“I fear the day that technology will surpass our human interaction. The world will have a generation of idiots.” These prophecy-like words are attributed to Einstein, one of the greatest scientist of 20th century. The statement was made long before the age of mobile phones and the modern computers. These words have become appallingly clear that our technology has surpassed our humanity. Once I visited a salon to work on my hair, the friendly barber said, “some years ago my salon was filled with friendly people who filled the room with cheerful conversations, but unfortunately these days everyone who comes here are busy with their mobile phones and care little to greet someone next to him.”
Besides cellular phones many other gadgets have displaced human activity. Human beings prefer “interacting” with machines rather than with fellow human beings. Machines are found more reliable, efficient and trouble-free helpers than other humans. By having constant recourse to technology we have become like alcoholics, the new kind of addiction that is doing terrible things to us; we have become slaves to machines. The technology is not in any way evil, but it is very powerful and we must control it as a means to an end; but should not allow it become an end in our life. We need to return to the real world – world of people and relationship.
Though as a continent Africa has the least number of scientists and inventors, Africans are not missing out in technology. Enslavement of technology is fast catching up with Africa. In the use of information technology we are able to compete with the rest of the world. To a large extend Africans are mere consumers of technology. Often our consumerism is unevaluated. We use it indiscriminately, meaning irregularly and chaotically.
I was passing through a remote and impoverished village in Kamuli district and I happen to see a telephone mast. Due to lack of electricity the mast was operated using solar energy and generator power. The technology that was used at the site is a world class modern technology with latest imported machines. I casually asked, “When telephone technology has become an household item, why agricultural mechanisation, medical innovations and educational facilities have not reached here?” I think, it is human tendency to use technology for more trivial matters rather than productive sectors. In the same way, we have excellent breweries for beverages but lack pharmaceutical companies.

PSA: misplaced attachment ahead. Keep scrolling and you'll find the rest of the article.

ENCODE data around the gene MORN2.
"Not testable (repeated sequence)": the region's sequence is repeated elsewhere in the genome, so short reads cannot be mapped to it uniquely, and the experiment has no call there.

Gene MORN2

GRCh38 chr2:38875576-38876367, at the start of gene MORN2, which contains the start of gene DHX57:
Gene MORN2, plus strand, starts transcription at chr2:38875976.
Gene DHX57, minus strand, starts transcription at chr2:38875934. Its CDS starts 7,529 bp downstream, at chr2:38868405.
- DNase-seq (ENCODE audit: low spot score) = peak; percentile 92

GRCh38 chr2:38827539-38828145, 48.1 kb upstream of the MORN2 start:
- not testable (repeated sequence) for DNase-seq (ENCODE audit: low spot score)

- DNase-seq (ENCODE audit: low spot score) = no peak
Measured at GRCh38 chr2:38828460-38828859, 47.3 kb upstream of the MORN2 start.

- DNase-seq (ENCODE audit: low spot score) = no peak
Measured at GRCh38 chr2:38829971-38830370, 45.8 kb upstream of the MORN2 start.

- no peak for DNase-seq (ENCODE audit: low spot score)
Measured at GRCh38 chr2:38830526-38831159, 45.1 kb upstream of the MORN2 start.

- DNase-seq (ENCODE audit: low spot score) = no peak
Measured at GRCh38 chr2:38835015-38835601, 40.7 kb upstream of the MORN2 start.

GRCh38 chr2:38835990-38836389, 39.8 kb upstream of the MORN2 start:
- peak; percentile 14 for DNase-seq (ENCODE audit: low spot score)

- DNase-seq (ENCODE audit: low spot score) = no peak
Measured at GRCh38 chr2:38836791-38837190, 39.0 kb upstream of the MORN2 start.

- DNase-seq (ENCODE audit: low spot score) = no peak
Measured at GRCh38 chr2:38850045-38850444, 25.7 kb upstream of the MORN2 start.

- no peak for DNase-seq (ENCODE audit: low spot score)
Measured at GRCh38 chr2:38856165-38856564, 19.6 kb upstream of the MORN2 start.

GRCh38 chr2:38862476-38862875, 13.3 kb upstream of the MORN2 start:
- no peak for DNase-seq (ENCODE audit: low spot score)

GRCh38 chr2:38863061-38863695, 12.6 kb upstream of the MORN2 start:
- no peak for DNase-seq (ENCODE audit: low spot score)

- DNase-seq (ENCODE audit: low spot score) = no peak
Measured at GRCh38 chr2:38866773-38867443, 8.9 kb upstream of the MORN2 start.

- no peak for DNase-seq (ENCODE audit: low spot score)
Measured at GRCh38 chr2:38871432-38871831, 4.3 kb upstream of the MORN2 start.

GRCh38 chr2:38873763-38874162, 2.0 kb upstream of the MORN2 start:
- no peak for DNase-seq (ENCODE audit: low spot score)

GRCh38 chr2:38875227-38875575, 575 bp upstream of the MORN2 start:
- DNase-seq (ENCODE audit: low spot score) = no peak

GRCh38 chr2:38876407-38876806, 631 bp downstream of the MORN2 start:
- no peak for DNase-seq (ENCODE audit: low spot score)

Idolatry of Technocracy
The first commandment explains it all. “I am the Lord your God, and you shall have no other God but me.” Missing the first commandment does make sense following the rest. Idolatry is worship of something other than God, the Creator. It is primal sin that was condemned by God and his prophets. Idolatry implies that we believe in something that we consider to be superior to God. The idolater consciously or unconsciously believe that he has a better “god” to be affiliated with. Technocracy is a total surrender of oneself to technology believing that it will save us.